value of houses and land in Philadelphia after the Revolution accounts for a part of this sum. He owned five or six large houses in Philadelphia, the printing-house which he built for his grandson, and several small houses. He had also a number of vacant lots in the town, a house and lot in Boston, a tract of land in Nova Scotia, another large tract in Georgia, and still another in Ohio. His personal property, consisting mostly of bonds and money, was worth from sixty to seventy thousand dollars.
The exact period at which Franklin began to turn his attention to original researches in science is difficult to determine. There are no traces of such efforts when he was a youth in Boston. He was not then interested in science, even in a boyish way. His instincts at that time led him almost exclusively in the direction of general reading and the training of himself in the literary art by verse-writing and by analyzing the essays of the Spectator.
The atmosphere of Boston was completely theological. There was no room, no opportunity, for science, and no inducement or even suggestion that would lead to it, still less to original research in it. We find Franklin in a state of rebellion against the prevailing tone of thought, writing against it in his brother's newspaper at the risk of imprisonment, and in a manner more bitter and violent than anything he afterwards composed. If he had remained in Boston it is not likely that he would ever have taken seriously to science, for all his energies would have been absorbed in fighting those intolerant conditions which smothered all scientific inquiries.
In Pennsylvania he found the conditions reversed. The Quakers and the German sects which made up the majority of the people of that province in colo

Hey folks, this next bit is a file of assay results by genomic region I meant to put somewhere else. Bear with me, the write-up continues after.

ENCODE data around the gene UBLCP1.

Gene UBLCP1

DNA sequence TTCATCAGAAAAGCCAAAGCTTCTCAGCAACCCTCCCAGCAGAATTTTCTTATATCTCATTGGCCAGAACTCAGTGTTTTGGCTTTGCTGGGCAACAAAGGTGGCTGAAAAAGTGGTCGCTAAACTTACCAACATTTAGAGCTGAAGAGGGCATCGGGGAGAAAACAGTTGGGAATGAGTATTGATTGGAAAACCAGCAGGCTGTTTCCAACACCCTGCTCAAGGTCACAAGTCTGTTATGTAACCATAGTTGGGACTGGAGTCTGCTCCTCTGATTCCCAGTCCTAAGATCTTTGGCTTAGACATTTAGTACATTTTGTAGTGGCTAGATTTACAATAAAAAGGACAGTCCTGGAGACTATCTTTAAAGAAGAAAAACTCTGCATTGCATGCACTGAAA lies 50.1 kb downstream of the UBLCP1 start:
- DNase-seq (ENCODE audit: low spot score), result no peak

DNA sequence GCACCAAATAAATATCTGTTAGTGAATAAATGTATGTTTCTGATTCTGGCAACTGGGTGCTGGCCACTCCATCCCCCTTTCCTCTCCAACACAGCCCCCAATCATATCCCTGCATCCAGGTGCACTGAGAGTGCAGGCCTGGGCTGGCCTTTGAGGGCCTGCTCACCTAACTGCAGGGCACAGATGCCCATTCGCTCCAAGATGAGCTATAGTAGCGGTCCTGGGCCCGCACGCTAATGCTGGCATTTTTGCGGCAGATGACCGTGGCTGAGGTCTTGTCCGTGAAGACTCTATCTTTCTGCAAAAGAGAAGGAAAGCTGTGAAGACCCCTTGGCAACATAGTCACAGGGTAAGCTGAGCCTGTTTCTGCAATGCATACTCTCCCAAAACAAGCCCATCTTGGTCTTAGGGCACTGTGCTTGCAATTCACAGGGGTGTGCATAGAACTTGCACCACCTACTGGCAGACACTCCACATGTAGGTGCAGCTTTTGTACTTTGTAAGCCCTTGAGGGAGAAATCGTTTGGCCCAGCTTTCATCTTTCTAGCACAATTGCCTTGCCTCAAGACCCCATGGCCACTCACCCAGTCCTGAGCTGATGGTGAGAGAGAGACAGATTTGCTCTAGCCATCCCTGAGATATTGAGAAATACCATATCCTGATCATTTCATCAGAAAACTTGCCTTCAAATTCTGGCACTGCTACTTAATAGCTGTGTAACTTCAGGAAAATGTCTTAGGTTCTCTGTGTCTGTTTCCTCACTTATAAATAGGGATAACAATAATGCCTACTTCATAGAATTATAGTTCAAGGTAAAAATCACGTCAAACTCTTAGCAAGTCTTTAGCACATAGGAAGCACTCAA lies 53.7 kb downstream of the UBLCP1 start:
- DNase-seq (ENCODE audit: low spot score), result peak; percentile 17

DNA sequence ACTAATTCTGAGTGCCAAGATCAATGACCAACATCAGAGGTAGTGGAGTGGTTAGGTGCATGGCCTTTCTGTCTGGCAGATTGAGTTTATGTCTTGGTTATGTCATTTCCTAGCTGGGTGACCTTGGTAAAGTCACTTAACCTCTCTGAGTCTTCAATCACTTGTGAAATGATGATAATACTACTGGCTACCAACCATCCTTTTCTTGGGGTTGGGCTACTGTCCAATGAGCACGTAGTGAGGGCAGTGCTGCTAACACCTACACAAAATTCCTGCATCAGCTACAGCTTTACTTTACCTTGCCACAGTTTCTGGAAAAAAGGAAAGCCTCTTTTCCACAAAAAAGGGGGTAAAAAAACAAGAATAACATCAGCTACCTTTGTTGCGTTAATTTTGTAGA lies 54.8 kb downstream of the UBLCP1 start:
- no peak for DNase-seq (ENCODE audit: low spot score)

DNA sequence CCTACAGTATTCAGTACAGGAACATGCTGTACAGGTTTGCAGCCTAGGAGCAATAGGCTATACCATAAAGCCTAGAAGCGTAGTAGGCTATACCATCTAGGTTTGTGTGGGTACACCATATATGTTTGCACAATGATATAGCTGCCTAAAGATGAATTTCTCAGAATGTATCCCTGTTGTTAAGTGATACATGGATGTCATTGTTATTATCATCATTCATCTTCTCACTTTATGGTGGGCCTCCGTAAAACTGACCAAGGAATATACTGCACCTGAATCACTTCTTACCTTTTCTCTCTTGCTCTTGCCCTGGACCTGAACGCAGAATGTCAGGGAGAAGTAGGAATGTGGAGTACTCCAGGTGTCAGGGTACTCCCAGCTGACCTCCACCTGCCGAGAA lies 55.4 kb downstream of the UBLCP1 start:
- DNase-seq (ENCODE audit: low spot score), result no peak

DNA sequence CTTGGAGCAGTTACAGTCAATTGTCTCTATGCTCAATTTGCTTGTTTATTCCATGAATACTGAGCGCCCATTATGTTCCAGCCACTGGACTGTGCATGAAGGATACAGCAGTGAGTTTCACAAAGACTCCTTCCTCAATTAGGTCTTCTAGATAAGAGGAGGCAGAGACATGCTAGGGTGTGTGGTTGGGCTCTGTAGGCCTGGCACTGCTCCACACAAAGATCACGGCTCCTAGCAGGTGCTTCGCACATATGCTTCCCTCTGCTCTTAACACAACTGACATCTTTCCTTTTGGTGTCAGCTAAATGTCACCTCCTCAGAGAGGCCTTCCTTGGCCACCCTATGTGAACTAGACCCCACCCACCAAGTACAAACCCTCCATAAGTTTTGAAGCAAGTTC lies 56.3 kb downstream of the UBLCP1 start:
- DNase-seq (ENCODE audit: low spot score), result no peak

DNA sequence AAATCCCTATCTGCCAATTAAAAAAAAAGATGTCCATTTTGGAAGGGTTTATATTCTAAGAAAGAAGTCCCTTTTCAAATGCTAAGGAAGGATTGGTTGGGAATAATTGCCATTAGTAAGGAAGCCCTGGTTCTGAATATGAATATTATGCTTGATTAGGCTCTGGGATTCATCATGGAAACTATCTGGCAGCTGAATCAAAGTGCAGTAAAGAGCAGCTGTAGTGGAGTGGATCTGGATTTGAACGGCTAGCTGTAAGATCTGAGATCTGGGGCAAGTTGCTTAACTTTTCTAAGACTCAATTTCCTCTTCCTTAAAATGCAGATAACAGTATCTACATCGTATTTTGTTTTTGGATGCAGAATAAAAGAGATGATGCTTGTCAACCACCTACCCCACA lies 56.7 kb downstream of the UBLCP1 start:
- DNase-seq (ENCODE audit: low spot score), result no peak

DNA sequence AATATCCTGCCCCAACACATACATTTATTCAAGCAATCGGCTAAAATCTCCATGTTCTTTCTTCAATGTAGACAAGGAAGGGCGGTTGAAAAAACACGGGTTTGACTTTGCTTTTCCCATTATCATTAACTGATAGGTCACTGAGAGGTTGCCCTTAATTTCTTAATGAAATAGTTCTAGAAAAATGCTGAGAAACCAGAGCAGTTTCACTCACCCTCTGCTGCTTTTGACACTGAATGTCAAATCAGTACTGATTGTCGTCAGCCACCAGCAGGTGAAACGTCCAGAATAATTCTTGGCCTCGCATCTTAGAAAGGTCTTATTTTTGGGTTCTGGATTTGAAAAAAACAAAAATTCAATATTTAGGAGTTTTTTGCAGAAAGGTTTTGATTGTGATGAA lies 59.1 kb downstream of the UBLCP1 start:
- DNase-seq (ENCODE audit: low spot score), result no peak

nial times had more advanced ideas of liberty and free thought than any of the other religious bodies in America, and in consequence science flourished in Pennsylvania long before it gained entrance into the other colonies. The first American medical college, the first hospital, and the first separate dispensary were established there. Several citizens of Philadelphia who were contemporaries of Franklin achieved sufficient reputation in science to make their names well known in Europe.
David Rittenhouse invented the metallic thermometer, developed the construction of the compensation pendulum, and made valuable experiments on the compressibility of water. He became a famous astronomer, constructed an orrery to show the movements of the stars which was an improvement on all its predecessors, and conducted the observations of the transit of Venus in 1769. Pennsylvania was the only one of the colonies that took these observations, which in that year were taken by all the European governments in various parts of the world. The Legislature and public institutions, together with a large number of individuals, assisted in the undertaking, showing what very favorable conditions for science prevailed in the province.*
These were the conditions which seem to have aroused Franklin. Without them his mind tended more naturally to literature, politics, and schemes of philanthropy and reform ; but when his strong
* Making of Pennsylvania, chap. ix.